1) As household fuel energy by burning in special stones for cooking and in fire places for spaces for cooking and in fire places for space heating.

2) For drying and curing, space heating and heating chicken brooders in the agriculture industry.

3) Direct burning in black-smiting, brick making and poultry making in the industrial sector.

Most researchers agreed that all readily recovered waste being generated at present could be absorbed by the industry either for energy supply or for additional raw material for processing chipboards and fine board . Therefore all prime timber is likely to find a ready market for the foreseeable future. For instance, a number of pulp plants in the United States already use their processed wastes to produce other chemicals and beverages quality alcohol.

The exact conditions under which sawdust can be economically viable are hereby highlighted:

1) Energy industries,

2) Manufacturing industries,

3) Agricultural industries.

1.1. Energy Industries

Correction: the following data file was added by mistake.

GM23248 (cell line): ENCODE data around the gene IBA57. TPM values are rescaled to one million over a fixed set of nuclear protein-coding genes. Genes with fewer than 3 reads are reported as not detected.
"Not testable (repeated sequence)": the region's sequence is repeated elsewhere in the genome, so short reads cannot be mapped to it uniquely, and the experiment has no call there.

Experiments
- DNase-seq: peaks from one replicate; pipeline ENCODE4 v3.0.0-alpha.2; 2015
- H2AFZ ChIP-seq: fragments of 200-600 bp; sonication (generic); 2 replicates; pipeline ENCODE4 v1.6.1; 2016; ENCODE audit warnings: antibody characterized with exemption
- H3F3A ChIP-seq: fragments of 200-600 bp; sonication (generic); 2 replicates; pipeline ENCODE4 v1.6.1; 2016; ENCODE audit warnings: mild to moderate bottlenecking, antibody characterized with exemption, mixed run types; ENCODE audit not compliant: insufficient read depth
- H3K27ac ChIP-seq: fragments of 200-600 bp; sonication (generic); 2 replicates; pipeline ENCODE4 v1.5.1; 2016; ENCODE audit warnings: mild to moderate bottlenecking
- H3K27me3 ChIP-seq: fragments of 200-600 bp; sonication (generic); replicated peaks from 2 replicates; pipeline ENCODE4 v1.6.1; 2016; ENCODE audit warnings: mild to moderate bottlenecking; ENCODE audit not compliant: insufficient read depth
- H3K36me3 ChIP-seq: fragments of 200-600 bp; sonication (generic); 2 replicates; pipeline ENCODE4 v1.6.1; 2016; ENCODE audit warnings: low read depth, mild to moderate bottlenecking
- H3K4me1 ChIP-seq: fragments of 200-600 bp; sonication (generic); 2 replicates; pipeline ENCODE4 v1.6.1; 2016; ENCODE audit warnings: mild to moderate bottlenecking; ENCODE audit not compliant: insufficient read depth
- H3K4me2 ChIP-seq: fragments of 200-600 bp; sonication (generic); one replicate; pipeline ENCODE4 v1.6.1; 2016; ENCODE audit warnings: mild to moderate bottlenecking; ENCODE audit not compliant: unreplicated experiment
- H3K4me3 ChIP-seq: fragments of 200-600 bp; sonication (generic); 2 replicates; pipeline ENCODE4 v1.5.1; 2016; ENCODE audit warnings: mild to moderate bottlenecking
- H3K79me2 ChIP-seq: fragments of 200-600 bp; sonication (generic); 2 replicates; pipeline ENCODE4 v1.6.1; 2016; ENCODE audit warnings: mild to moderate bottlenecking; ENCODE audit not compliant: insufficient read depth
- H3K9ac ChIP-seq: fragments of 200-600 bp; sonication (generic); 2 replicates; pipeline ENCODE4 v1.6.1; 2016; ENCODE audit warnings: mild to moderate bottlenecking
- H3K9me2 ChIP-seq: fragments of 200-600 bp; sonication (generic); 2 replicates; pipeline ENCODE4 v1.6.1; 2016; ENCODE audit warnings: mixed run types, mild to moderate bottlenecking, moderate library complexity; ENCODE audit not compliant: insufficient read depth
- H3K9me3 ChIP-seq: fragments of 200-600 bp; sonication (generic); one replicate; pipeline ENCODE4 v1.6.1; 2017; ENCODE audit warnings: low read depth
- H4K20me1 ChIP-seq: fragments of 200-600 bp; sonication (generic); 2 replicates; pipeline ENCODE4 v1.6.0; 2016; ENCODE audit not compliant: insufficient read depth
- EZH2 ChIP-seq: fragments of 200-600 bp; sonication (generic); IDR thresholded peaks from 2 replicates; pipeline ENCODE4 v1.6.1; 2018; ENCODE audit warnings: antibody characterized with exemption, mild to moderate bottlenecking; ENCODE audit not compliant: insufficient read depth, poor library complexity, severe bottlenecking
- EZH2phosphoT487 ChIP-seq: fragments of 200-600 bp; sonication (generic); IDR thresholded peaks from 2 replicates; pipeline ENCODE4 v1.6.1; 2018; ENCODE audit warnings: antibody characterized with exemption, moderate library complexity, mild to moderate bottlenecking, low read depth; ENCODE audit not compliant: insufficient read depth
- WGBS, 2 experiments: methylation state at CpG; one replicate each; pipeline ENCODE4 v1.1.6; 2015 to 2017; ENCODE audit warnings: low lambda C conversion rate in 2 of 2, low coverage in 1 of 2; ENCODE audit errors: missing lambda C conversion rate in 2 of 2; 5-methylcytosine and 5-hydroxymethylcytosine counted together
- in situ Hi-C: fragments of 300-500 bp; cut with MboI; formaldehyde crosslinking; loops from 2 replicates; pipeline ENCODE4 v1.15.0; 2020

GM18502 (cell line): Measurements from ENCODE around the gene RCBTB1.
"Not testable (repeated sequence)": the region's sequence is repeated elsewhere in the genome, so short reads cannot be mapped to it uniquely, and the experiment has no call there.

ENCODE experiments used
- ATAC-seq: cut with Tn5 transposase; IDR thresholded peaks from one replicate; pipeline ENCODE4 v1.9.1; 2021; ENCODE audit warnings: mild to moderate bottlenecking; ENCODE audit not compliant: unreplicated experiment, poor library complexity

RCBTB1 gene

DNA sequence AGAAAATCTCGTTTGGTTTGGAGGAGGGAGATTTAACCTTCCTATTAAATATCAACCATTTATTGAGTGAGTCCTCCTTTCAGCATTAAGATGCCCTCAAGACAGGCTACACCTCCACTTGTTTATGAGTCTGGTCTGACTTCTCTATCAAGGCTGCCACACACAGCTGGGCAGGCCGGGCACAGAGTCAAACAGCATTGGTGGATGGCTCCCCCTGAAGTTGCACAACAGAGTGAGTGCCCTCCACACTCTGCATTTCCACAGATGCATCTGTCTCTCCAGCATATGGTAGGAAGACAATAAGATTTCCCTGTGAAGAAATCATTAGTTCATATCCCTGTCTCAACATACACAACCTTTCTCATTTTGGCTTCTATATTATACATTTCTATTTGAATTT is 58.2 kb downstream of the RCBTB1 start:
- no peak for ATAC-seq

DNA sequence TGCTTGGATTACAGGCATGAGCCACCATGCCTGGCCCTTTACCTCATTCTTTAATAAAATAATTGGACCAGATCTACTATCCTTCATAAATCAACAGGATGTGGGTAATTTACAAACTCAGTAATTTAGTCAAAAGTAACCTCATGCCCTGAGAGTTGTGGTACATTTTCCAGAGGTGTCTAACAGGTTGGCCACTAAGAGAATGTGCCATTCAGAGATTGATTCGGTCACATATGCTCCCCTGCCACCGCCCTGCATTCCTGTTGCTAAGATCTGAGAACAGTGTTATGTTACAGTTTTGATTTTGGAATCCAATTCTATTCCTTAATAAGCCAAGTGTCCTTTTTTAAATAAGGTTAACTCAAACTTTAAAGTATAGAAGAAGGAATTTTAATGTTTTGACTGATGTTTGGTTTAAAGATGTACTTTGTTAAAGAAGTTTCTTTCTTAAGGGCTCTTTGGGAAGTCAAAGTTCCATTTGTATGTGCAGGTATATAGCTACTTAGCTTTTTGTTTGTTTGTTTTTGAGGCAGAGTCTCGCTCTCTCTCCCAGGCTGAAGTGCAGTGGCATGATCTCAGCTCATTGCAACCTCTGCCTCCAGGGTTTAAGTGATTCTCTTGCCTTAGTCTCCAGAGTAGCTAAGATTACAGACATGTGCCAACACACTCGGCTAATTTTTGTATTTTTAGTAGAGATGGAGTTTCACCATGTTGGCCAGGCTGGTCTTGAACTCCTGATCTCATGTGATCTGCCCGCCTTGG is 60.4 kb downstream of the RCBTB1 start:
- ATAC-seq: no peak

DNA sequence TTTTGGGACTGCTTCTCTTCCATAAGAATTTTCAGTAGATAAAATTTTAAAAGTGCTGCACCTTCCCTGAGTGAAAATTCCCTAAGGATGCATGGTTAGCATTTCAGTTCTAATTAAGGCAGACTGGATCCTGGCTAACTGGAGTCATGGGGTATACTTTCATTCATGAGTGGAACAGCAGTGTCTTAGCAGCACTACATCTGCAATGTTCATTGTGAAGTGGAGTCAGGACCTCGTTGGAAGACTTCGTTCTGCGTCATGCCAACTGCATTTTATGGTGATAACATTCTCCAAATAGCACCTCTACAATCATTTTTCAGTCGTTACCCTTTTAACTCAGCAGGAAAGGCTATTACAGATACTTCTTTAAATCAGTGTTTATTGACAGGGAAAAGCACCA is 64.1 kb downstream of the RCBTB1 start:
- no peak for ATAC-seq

The increasing costs, crisis and depletion of energy from convectional sources over past few years have reawakened interest in the development of alternative sources of energy. Many years ago, the world’s energy requirements were gases, running water and nuclear energy. Apart from the fact that most of these conventional energy sources are non-renewable, world energy planners have realized that these sources alone would be inadequate to meet the increasing need of the world both now and the future. This led to greater attention being paid to the development of wood gas from sawdust which otherwise would be wasted. The technological development of sawdust brought about briquettes which are good alternatives for using wood as fuel . The specific energy content of the wood waste and charcoal are 16,795.96 kJ/kg, charcoal 18,711.70 kJ/kg respectively . It can however be converted to bitumen or heavy oil due to the presence of cellulose in it by processing it with water, sodium carbonate and a gas rich in carbon (ii) oxide (CO) at a temperature of 250˚C – 400˚C . Sawdust is beneficial also as insulating materials in the refrigerating system and in cold conservation.